On December 13, a federal court in Montana handed down a big victory for elk and grizzly bears in Montana. The U.S. Forest Service had approved a commercial logging and road-building project on public lands in Montana’s upper Blackfoot River watershed, an incredibly special region made famous by the book and movie, “A River Runs Through It.” Local grassroots conservation groups Alliance for the Wild Rockies and Native Ecosystems Council then filed a lawsuit against the project — called the “Stonewall project” — to protect the region’s grizzly bears and wild, free-roaming elk herds. In response, the federal court agreed with conservationists and held that the project is illegal and cannot be implemented.
Back in the 1980’s, the Forest Service implemented a land management plan, called a “forest plan,” which set out certain mandatory protections for wildlife habitat on the Helena National Forest. One mandatory protection requires conservation of unlogged forested areas as “hiding cover” for wildlife. Another mandatory protection sets a limit on road-building in the forest. There is a scientific consensus that logging and road-building are two of the most harmful activities in elk and grizzly habitat because both activities disturb and displace wildlife from its preferred habitat.
Despite the mandatory protections for wildlife in the forest plan, over the past decade, the Forest Service has adopted a practice of exempting logging and road-building projects from compliance with these protections. In short, if a logging project will violate the protections, the Forest Service simply issues a “site-specific forest plan amendment” to exempt the project from compliance. By repeatedly issuing these successive “site-specific” exemptions for every project where the protections apply, the Forest Service was in effect rendering the protections completely useless. Conservationists filed their lawsuit to hold the government accountable for this end-run around critical habitat protections for grizzly bears and free-roaming wild elk herds.
Local conservationists are not alone in their concern for this area. Montana’s state wildlife agency — Montana Fish, Wildlife, and Parks — has also expressed serious concerns about this region. In prior letters to the Forest Service, State biologists informed the Forest Service that “neither public land [elk] populations nor bull [elk] ratios in the Lincoln valley have increased despite [very liberal state hunting regulations.]”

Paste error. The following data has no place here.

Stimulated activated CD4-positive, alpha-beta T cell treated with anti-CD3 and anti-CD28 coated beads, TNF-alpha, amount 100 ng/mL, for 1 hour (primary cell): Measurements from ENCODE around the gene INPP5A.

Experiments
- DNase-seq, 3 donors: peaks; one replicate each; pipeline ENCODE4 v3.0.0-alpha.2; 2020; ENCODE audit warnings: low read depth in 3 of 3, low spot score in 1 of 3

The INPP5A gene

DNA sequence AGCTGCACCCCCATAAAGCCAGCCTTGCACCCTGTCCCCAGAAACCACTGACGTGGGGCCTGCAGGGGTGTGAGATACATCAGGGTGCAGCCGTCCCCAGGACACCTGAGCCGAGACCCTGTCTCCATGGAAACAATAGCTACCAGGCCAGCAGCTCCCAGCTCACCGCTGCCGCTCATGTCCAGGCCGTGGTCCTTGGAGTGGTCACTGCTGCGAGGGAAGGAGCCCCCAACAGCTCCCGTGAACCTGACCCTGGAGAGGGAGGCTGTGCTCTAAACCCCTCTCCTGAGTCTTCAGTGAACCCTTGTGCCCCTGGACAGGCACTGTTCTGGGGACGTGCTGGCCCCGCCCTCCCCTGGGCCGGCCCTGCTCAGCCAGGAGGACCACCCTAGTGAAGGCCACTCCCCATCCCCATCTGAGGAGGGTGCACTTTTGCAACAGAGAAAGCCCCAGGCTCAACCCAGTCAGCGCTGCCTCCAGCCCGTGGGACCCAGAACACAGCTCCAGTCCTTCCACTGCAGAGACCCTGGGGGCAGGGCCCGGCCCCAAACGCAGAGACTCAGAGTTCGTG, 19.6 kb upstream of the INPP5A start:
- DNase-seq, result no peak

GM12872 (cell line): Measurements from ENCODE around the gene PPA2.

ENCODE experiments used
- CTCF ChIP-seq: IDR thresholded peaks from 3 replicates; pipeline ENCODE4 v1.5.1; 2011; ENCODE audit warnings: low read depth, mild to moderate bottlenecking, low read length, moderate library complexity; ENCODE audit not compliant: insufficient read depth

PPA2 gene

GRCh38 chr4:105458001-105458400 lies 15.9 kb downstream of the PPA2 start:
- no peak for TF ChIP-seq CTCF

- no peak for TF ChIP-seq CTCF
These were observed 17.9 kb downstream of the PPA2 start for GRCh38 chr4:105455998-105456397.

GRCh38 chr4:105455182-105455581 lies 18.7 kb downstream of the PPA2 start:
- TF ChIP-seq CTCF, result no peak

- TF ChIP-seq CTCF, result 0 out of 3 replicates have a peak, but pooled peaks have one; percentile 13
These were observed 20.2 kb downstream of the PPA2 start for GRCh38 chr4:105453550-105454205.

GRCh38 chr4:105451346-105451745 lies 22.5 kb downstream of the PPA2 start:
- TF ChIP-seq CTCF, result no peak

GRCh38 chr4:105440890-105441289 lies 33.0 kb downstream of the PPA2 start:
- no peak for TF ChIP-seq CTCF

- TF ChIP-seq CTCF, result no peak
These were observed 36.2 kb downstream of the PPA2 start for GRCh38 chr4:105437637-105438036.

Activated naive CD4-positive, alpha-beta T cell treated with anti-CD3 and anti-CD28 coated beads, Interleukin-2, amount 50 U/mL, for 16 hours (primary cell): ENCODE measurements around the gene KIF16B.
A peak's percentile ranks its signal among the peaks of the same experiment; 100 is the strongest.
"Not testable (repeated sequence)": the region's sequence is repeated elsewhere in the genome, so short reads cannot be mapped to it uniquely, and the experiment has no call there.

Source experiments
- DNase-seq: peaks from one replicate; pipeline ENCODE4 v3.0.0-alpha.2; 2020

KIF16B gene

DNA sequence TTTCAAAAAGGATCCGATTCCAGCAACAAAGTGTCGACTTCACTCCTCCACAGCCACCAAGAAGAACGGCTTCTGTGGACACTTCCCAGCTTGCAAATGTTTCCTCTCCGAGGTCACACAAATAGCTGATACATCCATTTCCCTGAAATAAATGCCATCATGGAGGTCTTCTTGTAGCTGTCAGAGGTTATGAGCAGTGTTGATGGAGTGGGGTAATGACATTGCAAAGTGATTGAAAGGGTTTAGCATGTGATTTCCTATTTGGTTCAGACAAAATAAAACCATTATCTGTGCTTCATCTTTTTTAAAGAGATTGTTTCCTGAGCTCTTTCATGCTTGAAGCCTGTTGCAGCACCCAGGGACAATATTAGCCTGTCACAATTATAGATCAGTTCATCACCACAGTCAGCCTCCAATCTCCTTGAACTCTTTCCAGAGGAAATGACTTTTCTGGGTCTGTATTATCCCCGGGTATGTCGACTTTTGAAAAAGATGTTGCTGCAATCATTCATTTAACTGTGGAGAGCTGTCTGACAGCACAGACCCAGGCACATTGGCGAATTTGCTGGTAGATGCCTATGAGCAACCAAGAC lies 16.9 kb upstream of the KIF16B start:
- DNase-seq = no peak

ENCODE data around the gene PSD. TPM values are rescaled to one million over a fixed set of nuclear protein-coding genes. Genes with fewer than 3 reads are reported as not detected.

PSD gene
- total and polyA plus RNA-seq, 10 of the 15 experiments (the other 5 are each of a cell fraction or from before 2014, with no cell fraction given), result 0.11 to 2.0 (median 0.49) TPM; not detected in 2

State biologists explained that habitat degradation from roads and logging on public National Forest lands results in displacement of elk from public lands to private lands. More specifically, the State biologists have found that “the number of elk that spend the majority of the year on some nearby private lands has increased dramatically between 1986 and 2013. FWP has consistently urged the [Helena National Forest] to increase functional fall habitat security on the Lincoln Ranger District.”
The shift from public land elk herds to private land elk herds raises serious concerns about whether wealthy landowners will start implementing a pay-to-play system for elk hunting on their private ranches in Montana.
Forcing elk herds off public lands and placing them in the hands of the 1% is unconscionable. Fortunately, there is a solution — reduce logging and road-building on public National Forest lands and comply with the scientific research on minimum habitat needs for elk.
Not only would elk habitat protections conserve wild, free-roaming elk herds on public lands, but such protections would also protect habitat for other species that are harmed by roads and logging — including endangered grizzly bears, wolverines, and lynx.
The federal court’s decision stopped the Stonewall project and set important legal precedent in favor of protecting public wildlife on public lands. But one victory is not enough — it will take endless pressure, endlessly applied to ensure healthy, wild, free-roaming elk herds and grizzly populations for future generations. That’s where you come in.
Please donate to the Alliance for the Wild Rockies to keep this good fight going.